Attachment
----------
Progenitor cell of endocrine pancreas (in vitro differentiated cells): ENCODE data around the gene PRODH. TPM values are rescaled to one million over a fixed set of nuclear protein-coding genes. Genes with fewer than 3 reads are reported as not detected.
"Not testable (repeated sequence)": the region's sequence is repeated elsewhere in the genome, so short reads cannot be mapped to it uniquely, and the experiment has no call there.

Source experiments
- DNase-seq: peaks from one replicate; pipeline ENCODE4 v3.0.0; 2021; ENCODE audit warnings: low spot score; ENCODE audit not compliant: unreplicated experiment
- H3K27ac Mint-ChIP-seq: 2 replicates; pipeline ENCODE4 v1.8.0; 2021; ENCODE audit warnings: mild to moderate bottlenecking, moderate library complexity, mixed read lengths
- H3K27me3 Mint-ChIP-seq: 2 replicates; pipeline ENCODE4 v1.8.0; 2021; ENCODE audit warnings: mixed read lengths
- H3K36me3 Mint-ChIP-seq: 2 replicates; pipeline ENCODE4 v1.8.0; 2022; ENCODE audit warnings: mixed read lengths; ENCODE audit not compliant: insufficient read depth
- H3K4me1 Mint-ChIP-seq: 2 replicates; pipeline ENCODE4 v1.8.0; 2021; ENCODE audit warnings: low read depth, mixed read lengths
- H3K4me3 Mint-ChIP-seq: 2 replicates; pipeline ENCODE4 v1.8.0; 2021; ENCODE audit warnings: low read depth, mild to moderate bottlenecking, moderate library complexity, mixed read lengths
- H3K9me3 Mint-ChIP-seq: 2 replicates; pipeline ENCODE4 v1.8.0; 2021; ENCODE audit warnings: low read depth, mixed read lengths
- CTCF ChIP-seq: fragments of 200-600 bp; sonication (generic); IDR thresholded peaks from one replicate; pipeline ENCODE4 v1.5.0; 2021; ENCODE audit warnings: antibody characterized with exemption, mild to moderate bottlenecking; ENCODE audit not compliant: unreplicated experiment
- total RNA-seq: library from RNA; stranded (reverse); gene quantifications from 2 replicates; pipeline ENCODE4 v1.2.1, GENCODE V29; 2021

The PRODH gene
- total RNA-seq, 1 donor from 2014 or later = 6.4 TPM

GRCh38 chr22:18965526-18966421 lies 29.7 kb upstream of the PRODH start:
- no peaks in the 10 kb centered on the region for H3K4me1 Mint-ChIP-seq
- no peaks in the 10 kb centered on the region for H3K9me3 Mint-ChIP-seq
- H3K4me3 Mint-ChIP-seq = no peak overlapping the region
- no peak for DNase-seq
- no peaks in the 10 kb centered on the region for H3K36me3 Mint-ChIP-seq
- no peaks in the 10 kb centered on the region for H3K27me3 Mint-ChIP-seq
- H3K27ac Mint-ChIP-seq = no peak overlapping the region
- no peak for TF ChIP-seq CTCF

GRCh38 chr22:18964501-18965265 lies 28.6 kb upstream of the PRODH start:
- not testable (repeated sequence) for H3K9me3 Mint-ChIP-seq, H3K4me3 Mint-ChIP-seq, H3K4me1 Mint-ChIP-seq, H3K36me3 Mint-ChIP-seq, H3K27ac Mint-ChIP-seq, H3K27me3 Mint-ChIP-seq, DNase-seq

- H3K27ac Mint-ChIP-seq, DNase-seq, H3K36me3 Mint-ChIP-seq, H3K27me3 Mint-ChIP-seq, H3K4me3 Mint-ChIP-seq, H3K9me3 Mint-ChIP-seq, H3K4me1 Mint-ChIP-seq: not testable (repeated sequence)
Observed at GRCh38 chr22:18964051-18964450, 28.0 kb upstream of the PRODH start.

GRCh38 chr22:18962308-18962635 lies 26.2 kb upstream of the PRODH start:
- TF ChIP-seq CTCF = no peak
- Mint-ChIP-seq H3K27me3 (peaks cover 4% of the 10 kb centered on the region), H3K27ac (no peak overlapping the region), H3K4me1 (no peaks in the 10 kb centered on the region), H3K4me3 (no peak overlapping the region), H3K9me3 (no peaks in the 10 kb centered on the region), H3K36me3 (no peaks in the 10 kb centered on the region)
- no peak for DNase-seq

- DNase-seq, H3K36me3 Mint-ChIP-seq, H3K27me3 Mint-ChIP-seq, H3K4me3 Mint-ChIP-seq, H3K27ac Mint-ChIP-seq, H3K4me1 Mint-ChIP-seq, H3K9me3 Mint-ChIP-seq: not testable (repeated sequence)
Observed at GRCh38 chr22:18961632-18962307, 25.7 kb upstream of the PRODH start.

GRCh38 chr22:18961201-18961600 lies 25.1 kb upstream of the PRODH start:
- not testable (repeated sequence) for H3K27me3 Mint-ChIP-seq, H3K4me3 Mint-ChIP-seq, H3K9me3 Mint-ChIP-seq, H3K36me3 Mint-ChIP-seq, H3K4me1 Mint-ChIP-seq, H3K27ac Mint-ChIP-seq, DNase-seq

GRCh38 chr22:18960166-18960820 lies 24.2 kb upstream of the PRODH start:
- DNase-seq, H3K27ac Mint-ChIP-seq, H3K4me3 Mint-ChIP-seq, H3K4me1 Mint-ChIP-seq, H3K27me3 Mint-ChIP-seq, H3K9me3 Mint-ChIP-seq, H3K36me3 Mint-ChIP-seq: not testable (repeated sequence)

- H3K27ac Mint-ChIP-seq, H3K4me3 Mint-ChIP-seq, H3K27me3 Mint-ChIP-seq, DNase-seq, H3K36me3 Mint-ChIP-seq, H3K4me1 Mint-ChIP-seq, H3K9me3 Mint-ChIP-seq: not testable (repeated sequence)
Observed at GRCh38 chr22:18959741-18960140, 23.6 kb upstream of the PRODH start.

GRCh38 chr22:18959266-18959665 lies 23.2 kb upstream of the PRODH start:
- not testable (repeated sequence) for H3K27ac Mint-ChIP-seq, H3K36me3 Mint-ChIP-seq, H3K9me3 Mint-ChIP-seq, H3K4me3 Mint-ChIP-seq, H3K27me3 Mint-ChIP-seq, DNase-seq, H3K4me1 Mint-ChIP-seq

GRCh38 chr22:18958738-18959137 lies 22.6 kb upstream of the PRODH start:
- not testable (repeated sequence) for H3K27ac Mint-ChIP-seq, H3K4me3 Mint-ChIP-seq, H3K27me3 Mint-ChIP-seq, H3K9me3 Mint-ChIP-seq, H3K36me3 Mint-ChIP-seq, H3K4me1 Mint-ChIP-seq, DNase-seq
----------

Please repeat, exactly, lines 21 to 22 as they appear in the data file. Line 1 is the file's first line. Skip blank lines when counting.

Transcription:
- no peaks in the 10 kb centered on the region for H3K27me3 Mint-ChIP-seq
- H3K27ac Mint-ChIP-seq = no peak overlapping the region